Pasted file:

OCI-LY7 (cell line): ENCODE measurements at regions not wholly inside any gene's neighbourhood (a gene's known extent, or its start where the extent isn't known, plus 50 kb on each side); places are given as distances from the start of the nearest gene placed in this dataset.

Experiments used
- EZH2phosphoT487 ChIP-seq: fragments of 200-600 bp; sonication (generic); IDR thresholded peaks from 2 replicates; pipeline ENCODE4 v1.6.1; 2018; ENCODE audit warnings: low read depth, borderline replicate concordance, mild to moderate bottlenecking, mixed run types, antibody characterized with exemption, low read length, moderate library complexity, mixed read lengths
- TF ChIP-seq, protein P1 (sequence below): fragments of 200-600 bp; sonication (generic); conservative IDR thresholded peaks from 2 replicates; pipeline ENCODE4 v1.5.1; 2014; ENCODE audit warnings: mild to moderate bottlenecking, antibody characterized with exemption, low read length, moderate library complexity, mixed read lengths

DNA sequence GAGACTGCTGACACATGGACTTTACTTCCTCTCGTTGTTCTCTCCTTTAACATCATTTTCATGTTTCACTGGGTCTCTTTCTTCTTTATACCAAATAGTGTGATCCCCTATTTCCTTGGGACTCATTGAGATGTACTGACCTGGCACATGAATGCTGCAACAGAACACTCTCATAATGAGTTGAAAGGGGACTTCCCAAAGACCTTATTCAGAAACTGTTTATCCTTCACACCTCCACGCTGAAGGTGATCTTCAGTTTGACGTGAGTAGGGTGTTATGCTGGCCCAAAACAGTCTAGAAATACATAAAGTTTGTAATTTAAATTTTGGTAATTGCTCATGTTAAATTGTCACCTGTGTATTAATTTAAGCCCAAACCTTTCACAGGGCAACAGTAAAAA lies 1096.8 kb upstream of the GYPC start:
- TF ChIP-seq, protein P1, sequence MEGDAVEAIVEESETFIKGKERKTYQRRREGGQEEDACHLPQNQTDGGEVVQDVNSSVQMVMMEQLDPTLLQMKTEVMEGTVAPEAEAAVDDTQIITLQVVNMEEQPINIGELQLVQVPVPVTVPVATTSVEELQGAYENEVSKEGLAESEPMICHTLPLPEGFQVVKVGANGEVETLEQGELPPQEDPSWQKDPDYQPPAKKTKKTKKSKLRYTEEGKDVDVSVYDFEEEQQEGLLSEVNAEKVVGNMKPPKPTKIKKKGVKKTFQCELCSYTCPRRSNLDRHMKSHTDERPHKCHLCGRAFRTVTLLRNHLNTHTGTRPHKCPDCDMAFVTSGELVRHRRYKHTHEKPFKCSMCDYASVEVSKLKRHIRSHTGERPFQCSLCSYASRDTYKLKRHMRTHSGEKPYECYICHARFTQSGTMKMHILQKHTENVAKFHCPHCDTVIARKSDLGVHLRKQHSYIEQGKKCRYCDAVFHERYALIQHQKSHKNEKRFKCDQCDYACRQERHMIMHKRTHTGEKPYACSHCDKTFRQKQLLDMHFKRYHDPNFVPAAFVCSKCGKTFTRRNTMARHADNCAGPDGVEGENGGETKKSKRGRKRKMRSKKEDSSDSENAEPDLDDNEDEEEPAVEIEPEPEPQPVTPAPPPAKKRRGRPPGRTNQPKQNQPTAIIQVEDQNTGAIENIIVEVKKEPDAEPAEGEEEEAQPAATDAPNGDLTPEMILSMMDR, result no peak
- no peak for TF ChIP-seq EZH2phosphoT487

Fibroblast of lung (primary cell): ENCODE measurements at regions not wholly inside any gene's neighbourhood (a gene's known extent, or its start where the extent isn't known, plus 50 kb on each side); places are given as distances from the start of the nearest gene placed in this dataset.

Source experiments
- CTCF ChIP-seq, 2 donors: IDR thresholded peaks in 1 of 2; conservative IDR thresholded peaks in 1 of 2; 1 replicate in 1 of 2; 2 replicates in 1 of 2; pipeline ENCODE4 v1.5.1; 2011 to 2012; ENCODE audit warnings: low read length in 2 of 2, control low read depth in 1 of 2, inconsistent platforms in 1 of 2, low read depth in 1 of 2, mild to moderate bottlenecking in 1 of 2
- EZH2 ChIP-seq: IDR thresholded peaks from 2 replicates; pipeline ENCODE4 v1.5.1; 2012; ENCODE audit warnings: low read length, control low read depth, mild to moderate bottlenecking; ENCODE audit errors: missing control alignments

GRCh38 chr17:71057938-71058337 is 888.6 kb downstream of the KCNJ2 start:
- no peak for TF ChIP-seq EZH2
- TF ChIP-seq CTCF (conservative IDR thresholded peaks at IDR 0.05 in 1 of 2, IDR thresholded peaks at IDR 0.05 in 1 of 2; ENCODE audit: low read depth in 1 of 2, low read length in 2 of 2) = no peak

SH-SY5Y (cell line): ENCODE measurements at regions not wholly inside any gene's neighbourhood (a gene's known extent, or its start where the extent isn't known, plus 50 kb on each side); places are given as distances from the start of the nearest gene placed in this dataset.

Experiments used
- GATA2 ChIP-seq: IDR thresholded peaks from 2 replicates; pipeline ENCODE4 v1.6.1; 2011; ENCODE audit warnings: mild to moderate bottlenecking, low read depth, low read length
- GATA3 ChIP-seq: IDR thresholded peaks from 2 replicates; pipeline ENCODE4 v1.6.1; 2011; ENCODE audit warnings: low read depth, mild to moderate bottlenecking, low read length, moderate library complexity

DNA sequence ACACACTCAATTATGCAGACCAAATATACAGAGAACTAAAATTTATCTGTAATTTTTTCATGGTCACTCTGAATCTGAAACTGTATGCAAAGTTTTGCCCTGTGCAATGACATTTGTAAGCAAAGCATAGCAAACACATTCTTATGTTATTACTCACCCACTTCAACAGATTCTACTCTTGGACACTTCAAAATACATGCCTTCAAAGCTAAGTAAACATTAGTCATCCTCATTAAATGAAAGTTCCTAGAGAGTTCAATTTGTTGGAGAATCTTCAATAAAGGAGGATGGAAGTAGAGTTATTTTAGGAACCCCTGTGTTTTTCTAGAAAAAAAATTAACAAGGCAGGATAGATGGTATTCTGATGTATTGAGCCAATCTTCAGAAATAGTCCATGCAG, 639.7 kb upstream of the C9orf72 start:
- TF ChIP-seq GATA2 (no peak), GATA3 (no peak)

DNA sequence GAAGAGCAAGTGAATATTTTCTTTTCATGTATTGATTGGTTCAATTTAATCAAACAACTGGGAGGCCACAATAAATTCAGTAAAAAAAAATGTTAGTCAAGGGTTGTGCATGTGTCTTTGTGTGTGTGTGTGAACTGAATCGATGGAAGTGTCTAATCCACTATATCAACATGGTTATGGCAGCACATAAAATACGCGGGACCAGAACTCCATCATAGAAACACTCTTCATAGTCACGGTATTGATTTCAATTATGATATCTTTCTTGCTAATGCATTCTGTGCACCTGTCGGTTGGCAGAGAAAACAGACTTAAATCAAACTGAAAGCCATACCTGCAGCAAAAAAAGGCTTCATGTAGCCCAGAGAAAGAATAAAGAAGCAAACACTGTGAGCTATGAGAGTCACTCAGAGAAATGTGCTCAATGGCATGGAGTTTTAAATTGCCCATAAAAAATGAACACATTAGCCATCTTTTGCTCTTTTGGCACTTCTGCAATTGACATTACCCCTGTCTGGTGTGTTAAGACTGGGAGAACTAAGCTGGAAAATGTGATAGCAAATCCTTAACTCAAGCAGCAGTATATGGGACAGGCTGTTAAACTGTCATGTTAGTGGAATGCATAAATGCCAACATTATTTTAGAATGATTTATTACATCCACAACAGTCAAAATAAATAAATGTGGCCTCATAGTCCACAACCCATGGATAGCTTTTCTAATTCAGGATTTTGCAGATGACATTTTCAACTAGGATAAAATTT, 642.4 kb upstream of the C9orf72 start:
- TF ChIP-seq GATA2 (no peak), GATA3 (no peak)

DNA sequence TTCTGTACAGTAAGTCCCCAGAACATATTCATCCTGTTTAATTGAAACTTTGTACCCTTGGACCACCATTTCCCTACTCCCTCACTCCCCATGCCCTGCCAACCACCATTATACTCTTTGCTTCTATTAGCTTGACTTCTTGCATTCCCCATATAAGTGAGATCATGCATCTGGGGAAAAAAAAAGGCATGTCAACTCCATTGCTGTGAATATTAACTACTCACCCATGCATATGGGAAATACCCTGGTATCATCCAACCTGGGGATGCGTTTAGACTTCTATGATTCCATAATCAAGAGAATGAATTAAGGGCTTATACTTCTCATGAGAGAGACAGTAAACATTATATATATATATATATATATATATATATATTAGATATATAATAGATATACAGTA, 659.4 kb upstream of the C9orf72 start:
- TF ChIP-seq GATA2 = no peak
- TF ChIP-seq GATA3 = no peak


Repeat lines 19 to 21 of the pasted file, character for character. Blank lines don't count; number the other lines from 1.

DNA sequence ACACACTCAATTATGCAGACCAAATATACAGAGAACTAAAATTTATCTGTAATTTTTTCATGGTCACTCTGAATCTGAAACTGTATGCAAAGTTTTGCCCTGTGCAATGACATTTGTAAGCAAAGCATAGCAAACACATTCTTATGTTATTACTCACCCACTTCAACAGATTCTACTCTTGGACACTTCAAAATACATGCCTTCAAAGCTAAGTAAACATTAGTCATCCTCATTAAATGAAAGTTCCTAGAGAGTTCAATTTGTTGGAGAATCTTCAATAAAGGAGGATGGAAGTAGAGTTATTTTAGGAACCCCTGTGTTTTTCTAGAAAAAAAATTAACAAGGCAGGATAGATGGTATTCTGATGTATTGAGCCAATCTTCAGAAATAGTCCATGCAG, 639.7 kb upstream of the C9orf72 start:
- TF ChIP-seq GATA2 (no peak), GATA3 (no peak)

DNA sequence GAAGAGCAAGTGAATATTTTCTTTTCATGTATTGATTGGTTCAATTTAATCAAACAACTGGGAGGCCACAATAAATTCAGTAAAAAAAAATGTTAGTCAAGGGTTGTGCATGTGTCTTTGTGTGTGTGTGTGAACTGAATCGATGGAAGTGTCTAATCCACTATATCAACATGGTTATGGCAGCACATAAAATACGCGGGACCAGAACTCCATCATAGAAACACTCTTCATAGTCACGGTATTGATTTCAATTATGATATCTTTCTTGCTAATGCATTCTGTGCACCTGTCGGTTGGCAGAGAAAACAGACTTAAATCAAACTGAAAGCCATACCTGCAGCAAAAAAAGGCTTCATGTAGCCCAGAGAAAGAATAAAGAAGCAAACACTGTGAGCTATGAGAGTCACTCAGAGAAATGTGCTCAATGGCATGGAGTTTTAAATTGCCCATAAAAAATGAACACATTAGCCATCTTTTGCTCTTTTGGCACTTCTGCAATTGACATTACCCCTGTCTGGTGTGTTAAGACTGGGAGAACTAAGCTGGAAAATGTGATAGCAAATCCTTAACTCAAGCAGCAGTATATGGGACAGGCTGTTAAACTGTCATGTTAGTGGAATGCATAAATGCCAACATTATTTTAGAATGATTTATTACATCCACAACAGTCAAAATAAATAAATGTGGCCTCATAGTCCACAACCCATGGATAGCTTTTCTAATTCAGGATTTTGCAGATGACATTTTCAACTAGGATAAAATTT, 642.4 kb upstream of the C9orf72 start: